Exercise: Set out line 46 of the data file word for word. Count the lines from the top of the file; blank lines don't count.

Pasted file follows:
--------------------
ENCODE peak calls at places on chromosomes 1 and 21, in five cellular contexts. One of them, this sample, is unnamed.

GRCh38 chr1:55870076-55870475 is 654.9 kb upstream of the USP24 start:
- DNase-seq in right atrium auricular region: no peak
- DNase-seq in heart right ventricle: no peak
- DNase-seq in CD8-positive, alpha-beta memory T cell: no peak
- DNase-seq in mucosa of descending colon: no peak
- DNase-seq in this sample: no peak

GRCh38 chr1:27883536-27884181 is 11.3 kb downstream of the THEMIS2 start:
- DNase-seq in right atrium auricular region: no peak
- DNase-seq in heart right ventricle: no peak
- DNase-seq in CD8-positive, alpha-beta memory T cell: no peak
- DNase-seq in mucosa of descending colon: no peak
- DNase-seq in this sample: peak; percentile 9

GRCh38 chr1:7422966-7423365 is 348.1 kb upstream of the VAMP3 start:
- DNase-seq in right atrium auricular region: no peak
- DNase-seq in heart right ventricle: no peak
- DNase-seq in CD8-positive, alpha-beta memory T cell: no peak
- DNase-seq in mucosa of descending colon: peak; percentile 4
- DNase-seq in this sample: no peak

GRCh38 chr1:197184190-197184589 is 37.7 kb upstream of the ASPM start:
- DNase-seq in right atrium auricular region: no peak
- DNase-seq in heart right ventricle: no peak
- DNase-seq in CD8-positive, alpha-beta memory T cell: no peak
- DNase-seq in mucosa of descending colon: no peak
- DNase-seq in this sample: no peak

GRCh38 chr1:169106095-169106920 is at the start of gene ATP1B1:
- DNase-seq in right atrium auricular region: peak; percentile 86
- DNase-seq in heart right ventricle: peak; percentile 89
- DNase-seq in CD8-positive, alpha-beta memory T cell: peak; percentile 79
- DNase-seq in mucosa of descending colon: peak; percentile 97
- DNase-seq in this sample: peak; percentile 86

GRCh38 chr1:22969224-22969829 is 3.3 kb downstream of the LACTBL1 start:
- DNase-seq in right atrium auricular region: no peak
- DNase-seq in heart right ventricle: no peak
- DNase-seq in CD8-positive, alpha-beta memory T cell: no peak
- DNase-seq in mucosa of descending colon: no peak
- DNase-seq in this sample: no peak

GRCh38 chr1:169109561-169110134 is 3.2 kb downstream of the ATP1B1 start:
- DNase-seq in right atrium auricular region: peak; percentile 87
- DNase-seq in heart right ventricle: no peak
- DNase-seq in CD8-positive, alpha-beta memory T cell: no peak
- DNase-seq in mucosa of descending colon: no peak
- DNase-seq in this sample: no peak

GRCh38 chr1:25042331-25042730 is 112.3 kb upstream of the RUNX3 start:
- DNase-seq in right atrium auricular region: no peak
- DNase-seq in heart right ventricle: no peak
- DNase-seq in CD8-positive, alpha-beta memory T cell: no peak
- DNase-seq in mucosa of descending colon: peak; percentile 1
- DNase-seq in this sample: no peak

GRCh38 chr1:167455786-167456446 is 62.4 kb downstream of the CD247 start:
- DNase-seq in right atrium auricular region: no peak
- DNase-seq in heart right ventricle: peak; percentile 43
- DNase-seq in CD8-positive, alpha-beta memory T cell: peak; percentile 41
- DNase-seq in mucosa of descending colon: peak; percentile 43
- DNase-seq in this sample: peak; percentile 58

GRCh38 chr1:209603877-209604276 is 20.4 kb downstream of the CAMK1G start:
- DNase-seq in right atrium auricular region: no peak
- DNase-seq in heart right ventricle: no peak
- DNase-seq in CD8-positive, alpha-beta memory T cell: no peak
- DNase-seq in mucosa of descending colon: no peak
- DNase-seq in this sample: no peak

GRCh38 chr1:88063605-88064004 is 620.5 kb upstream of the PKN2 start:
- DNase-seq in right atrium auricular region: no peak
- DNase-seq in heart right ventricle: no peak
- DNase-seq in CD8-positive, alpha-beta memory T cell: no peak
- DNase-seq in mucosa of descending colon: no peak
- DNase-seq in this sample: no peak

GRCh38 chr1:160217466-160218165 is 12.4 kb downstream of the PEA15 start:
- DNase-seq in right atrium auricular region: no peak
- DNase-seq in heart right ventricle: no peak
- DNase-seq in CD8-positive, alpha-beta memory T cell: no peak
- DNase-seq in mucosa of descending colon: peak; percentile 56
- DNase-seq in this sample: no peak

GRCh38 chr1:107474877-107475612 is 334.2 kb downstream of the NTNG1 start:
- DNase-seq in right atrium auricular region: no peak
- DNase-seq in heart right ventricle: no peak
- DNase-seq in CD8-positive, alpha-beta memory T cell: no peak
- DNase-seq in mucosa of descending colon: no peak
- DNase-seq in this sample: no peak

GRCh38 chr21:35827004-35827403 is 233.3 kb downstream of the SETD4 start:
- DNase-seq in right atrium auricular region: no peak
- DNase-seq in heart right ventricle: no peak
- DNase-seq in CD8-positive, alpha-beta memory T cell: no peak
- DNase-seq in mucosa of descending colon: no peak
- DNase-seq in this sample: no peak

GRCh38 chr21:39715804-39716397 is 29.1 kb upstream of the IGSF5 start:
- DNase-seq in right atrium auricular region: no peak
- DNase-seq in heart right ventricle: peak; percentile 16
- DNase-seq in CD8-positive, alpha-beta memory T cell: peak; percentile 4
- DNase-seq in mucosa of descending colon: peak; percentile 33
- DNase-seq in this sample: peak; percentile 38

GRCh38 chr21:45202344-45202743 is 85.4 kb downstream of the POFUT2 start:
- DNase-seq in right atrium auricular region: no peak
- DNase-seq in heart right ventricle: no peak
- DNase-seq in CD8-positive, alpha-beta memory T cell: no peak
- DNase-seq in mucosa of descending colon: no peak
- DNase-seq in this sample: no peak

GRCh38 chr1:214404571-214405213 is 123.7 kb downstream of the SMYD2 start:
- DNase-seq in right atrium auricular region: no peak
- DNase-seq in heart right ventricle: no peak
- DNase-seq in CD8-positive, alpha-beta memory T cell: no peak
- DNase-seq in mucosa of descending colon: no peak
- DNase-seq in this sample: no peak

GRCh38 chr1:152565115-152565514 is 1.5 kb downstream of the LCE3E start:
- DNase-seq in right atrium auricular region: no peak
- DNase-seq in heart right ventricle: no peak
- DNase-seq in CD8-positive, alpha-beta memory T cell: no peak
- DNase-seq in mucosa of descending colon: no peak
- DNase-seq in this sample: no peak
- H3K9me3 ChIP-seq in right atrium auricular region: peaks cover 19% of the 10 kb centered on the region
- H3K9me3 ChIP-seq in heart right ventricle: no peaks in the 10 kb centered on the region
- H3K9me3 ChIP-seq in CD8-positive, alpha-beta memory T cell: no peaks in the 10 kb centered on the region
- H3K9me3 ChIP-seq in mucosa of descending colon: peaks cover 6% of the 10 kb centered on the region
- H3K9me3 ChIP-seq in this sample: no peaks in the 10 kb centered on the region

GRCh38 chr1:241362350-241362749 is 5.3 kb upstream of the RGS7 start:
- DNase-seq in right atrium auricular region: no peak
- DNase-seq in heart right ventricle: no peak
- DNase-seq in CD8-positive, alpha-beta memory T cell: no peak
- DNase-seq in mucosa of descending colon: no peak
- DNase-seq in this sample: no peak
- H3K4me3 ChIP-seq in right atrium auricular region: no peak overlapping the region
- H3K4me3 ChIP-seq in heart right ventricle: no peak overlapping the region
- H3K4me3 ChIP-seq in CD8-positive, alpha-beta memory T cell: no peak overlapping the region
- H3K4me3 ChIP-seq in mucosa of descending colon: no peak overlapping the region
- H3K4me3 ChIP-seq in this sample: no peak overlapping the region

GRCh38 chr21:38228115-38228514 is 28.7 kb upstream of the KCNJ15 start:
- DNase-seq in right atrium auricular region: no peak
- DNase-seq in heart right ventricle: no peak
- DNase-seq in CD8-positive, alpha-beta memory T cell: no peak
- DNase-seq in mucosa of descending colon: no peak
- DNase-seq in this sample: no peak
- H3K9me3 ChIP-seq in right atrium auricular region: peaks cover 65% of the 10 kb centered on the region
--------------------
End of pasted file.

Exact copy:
- DNase-seq in heart right ventricle: no peak